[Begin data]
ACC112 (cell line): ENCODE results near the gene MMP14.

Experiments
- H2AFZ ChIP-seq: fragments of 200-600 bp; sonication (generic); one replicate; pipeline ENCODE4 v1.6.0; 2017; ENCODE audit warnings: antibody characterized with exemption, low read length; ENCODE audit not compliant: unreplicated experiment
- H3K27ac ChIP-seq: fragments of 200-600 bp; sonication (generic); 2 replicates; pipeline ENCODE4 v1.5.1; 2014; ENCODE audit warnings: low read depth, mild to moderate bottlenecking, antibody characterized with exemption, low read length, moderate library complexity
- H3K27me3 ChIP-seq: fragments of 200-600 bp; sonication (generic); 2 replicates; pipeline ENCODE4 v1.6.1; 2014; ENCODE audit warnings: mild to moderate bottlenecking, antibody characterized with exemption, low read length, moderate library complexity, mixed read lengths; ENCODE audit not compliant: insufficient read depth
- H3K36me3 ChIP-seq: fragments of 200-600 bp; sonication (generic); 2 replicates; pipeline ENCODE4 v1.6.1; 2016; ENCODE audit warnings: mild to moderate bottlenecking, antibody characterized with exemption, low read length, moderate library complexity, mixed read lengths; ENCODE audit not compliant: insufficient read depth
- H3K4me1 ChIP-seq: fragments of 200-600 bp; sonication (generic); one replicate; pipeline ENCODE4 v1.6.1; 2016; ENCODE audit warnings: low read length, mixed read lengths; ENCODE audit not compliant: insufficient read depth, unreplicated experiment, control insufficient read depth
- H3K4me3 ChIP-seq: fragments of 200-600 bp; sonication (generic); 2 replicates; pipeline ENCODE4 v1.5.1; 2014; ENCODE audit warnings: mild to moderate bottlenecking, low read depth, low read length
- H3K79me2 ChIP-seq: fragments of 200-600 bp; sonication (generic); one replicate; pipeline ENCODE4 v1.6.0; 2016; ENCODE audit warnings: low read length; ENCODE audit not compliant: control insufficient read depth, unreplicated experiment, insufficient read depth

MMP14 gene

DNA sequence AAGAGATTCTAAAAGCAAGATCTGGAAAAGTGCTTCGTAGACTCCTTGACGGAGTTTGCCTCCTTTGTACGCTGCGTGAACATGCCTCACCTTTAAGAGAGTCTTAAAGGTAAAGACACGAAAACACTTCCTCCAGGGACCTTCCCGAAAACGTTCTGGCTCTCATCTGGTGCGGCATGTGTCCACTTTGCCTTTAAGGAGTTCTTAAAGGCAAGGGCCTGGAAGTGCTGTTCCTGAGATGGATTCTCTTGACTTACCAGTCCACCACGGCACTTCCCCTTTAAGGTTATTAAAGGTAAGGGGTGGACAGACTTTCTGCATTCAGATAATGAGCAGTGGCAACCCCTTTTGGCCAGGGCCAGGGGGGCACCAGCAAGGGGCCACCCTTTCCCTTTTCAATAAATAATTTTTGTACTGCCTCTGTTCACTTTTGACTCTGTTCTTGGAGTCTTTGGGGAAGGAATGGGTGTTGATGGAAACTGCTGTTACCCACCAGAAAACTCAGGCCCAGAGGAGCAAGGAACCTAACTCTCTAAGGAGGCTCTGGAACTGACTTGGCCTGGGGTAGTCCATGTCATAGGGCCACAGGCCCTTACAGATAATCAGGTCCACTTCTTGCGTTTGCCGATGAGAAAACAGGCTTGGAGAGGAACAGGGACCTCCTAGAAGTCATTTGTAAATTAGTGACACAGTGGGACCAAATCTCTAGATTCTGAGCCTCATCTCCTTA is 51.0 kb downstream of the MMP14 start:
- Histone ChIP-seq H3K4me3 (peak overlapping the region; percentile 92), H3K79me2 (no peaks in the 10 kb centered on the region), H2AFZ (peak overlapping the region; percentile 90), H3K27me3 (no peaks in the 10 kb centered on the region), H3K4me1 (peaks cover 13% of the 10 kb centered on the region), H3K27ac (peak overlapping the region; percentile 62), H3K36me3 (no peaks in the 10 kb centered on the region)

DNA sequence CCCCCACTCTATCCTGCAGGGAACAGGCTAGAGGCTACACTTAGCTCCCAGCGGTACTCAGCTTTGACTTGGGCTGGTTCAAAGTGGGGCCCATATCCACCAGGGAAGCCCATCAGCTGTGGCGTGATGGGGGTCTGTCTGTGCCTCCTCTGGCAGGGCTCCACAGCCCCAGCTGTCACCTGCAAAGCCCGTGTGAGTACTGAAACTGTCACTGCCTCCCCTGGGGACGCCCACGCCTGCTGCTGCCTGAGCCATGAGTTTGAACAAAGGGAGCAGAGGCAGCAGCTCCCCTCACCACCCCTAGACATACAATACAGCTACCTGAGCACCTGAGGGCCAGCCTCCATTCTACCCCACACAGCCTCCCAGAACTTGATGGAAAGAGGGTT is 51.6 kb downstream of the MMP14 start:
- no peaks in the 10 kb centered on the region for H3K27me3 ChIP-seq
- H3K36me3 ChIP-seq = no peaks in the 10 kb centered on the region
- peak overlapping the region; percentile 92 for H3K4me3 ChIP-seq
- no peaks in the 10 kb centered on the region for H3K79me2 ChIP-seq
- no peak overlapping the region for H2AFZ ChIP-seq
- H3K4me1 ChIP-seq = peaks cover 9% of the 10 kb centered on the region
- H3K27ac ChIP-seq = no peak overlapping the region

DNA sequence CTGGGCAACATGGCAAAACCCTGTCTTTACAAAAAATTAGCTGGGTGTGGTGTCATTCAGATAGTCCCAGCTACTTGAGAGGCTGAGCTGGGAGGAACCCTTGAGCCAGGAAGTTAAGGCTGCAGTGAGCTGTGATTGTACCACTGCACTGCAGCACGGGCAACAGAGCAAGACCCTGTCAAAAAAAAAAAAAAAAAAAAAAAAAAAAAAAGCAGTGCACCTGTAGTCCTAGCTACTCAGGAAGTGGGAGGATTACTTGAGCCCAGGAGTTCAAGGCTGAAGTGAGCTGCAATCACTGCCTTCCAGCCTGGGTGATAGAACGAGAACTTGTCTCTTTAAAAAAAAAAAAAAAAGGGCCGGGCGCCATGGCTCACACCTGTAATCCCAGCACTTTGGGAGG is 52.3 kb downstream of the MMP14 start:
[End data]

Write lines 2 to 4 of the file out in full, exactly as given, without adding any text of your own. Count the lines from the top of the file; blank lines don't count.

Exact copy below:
Experiments
- H2AFZ ChIP-seq: fragments of 200-600 bp; sonication (generic); one replicate; pipeline ENCODE4 v1.6.0; 2017; ENCODE audit warnings: antibody characterized with exemption, low read length; ENCODE audit not compliant: unreplicated experiment
- H3K27ac ChIP-seq: fragments of 200-600 bp; sonication (generic); 2 replicates; pipeline ENCODE4 v1.5.1; 2014; ENCODE audit warnings: low read depth, mild to moderate bottlenecking, antibody characterized with exemption, low read length, moderate library complexity